FROM THE ARCHIVES – Shayne Carter, 2009

June 26, 2010
5 mins read

A noisy Sandringham café is the venue for a wide-ranging conversation between Gary Steel and Shayne Carter on the occasion of the release of the Dimmer album Degrees Of Existence

Shayne – Beauty combined with a bit of attitude – even though it’s a terrible word – to me that’s fuckin’ cool man. I don’t like irony in music. Anyone can be ironic. To me irony is being afraid to say what you actually mean. I like people who saying what they fuckin’ mean. We all think something but very few of us say it. We’ll take a diplomatic interpretation and present that. The stuff I respect is gut feeling stuff, even if I don’t necessarily agree.

Witchdoctor – What’s ‘Cold Water’ about?

S – That’s about people who stand around dissing other people, I hate that. I think it’s quite cowardly. Anyone can do that, can say ‘that’s shit’. That’s an easy game. Actually explaining what you like and why, that’s a lot more interesting. It’s a shopping list, I always forget the lyrics to that one! You’ve always been a straight talker, good on you! What I hate is duplicity, I’ve always respected straight talkers. The whole New Zealand thing is keeping it at arm’s length and keeping it to yourself and all that kind of stuff.

WD – What about ‘Comfortable’?

S – I dunno, I guess it’s kind of a love song! Yeah I love that song, it’s one of my favourite tunes on the record, I love the lyric. I’m real proud of that tune bro, I love the fact that it’s simple, but kind of deep at the same time. It is what it is, and there’s no flab. It’s probably my favourite song on the record. I’ve always had this theory that a good lyric will look good on paper, will have a kind of symmetry to it, and that’s one of those lyrics. That one, and ‘What’s A Few Tears’ from the previous Dimmer album. I’ve written weak lines, but that one kills me, it’s fuckin’ good.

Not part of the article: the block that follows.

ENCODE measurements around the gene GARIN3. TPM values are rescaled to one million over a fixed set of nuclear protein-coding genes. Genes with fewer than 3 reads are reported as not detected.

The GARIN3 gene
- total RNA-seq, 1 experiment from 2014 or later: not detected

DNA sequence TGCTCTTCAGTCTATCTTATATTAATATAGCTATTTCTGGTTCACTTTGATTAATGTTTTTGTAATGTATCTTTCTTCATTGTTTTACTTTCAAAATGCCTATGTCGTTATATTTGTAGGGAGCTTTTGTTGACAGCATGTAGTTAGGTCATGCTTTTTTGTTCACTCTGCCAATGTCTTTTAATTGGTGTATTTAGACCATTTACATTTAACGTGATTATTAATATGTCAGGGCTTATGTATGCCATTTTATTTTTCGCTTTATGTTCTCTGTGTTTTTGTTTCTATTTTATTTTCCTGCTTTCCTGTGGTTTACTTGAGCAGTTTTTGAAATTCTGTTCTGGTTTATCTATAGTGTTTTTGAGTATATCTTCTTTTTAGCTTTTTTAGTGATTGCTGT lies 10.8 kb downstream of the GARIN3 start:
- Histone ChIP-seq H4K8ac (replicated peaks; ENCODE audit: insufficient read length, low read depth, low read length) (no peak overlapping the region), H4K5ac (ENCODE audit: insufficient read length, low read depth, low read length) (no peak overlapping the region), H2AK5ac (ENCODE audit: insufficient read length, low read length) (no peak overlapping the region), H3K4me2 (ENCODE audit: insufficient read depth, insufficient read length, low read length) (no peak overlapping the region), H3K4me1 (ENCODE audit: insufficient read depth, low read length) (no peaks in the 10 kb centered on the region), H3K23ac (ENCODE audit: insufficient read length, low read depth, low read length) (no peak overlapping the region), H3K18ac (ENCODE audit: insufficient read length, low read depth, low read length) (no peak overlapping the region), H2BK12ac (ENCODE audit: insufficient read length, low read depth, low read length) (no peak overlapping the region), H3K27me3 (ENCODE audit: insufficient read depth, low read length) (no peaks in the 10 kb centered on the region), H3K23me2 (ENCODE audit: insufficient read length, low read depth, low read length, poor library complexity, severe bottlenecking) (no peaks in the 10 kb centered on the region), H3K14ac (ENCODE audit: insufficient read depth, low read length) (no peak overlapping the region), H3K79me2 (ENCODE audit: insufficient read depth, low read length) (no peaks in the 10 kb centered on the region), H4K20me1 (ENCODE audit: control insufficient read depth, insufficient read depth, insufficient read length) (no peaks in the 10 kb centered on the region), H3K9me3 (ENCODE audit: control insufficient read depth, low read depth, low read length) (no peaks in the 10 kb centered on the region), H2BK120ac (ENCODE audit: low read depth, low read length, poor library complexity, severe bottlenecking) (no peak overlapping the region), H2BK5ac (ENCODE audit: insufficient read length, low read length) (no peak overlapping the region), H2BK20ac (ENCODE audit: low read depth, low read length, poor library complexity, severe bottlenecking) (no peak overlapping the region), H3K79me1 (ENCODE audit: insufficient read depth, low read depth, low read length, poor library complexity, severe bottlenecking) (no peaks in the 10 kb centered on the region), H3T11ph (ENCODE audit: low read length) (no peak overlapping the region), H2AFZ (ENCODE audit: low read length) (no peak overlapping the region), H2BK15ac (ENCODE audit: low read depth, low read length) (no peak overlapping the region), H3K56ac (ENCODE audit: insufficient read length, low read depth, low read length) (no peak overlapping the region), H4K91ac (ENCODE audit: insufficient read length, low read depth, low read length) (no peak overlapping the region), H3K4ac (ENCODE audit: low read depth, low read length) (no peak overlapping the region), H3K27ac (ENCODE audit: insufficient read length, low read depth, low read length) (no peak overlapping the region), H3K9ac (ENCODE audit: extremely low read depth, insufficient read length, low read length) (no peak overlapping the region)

WD – How do you think this album sits in the rapidly expanding catalogue?

S – Yeah, I wasted a bit of time there in the beginning. I eventually got there. This album and Star are my two favourite Dimmer albums. The second one’s alright but it’s also got some tunes I can’t stand. I relate this record back to the first one, even though it’s a very different record. It does have that level of experimentation. Even the imagery on the cover  – same blue hue, same light coming down, same pattern. It’s definitely the rockiest one I’ve done, and the “bandiest” one I’ve done, because the band’s got really good. I really wanted to make a record to capture some of that stuff. To me it sounds pretty much like a classic rock lineup.

WD – What are the plans?

S – No idea. I’d really like to go back overseas. The last trip was so liberating, so refreshing. New Zealand can just get so small. It’s like you put your record out, play two weekends of shows and that’s it. And then get told Channel Rock’s not playing your record, that’s the end of that. There’s this whole community of like-minded people around the world.